You’re getting married! YAY! But what now… who actually marries you and what does it all mean?

The first important thing to note is that there are three Acts that govern marriage in South Africa – the Marriages Act; the Civil Unions Act and Customary Marriages Act.

  • The Marriages Act is for anyone who is marrying someone of the opposite sex, and they can be under 18.
  • The Civil Unions Act is most inclusive Act and applies to anyone over the age of 18, same or opposite sex. It is as legally bunding as the Marriages Act.
  • The Customary Marriages Act governs customary/traditional marriages and affords couples the same legal status as the other two Acts.

 

What is the Civil Union Act and how does it differ from the Marriages Act?

We’re registered under the Civil Unions Act, so that will be the focus of this post.

As mentioned, the Civil Unions Act is a more inclusive Act for marriages in South Africa. Anyone over 18 can get married by someone who is registered under this Act, including same sex or opposite sex couples.

A civil union has the same matrimonial and patrimonial consequences as any other marriage. This means that the same rules apply when it comes to marrying in or out of community of property as well as wills.

How much notice do we need to give?

You can get married anywhere, any time! Because you don’t need any special paperwork, we can do it at the drop of a hat. This applies when you’re both South Africans – it gets a bit more complicated if one or both of you are foreign. But we’ll go into more detail about that in a follow up post.

What paperwork do we need, as South Africans?

  • A copy of your ID
  • 3 x ID photo’s
  • If you have been previously married, Home Affairs will require a copy of the decree of divorce/death certificate (whichever applies) which will be submitted on your behalf
  • If you have an ante-nuptial agreement, you will need a copy of the cover letter from your lawyer.

 

What is the Civil Union Act and how does it differ from the Marriages Act?

The Civil Unions Act 17 of 2006 is a more inclusive Act for marriages in South Africa. Anyone over 18 can get married by someone who is registered under this Act, including same sex or opposite sex couples.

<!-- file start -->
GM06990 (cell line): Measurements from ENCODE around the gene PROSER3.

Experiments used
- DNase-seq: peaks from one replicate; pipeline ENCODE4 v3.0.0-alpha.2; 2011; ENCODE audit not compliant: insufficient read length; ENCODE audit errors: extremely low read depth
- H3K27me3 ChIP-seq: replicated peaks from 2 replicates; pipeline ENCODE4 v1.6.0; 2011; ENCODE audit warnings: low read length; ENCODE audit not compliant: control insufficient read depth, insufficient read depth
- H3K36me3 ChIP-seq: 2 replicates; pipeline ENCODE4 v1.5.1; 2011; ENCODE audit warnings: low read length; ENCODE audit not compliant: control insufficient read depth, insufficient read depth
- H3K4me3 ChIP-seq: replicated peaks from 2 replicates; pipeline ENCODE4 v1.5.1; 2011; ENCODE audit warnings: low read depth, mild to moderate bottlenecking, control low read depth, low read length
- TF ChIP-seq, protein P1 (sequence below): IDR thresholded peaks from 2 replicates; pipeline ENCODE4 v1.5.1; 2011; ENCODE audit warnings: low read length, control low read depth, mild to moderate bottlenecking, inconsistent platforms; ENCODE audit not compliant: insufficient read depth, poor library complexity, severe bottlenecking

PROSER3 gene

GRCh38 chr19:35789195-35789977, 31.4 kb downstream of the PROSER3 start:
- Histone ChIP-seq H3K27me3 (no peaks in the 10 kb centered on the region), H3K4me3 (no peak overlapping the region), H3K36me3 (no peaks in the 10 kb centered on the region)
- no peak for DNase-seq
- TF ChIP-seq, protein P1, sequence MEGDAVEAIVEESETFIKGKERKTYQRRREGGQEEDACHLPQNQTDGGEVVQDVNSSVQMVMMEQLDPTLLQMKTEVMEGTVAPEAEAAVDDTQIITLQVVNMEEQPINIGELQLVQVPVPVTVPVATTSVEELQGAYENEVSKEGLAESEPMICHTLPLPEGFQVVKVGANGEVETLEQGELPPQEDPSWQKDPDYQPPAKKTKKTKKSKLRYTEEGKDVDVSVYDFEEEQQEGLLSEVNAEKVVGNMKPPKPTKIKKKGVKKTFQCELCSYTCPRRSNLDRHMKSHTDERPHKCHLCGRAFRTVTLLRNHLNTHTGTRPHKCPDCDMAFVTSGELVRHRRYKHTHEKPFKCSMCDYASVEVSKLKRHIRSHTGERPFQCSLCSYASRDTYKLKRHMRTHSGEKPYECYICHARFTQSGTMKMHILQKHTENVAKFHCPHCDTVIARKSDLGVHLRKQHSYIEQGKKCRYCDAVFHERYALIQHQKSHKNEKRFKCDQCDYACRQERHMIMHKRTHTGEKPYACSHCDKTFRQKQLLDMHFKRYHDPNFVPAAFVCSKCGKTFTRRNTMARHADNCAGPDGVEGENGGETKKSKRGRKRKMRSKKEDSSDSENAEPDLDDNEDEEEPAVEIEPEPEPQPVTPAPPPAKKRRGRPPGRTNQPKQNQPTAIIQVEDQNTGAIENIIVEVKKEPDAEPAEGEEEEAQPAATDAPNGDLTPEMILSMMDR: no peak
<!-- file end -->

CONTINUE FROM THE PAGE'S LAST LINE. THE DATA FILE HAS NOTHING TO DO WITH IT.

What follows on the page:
A civil union will have the same matrimonial and patrimonial consequences as a marriage concluded in terms of The Marriage Act 25 of 1961. This means that if the parties to a civil union do not enter into an antenuptial contract, the civil union will be one in community of property and the provisions of the Matrimonial Property Act 88 of 1984 will apply. The rights afforded and the recognition of these two acts remain the same in South African Law.

What about the Marriage certificate?

You will receive a handwritten, abridged marriage certificate after the ceremony. Once your marriage is registered – this takes about 3 weeks, you can apply at any Home Affairs office for the printed abridged certificate, which you will receive while you wait. An abridged certificate will have both of your full names, ID numbers and marriage date

If you require an unabridged certificate – this has more information and is stamped, you will can apply for one at the same time. It takes about 3 months from Home Affairs. You usually need an unabridged certificate if you’re immigrating or applying for an international passport etc.

Do we have to have an ante-nuptial contract (ANC)?

No, you don’t but it’s advisable. An Antenuptial Contract (ANC)shouldn’t be seen as an obstacle when getting married, but rather as a something to protect both of your assets  and protecting your family. It’s especially important for someone who already has assets like a business, or family obligations like children from a previous marriage.

When it comes to an ANC, you can get married with or without an accrual. Without accrual basically means that what’s your is yours and everything is kept separate, both from before and after the marriage.

With accrual, your assets are still yours but whatever is accrued during your marriage gets split when the marriage ends either by death or divorce.

The most common reason why people elect to marry out of community of property is to protect their assets and their financial position prior to and during the marriage, as well as have some independence. An ANC offers protection to a spouse against being liable for their spouse’s debt, unless they have taken out the debt jointly or a spouse provided personal security for the debt of the other spouse. It also allows the spouses to be able to sign contracts with any third party without the consent of the other spouse.

You’ll have to sign your ANC before you get married and give your marriage officer a letter from your lawyer saying that you have an ANC.

If you do not enter into an ANC prior to the solemnisation of your marriage, you are automatically married IN COMMUNITY OF PROPERTY.

If you have any questions, or need a marriage officer to do your legal marriage or a fully personalised ceremony, get in touch!  

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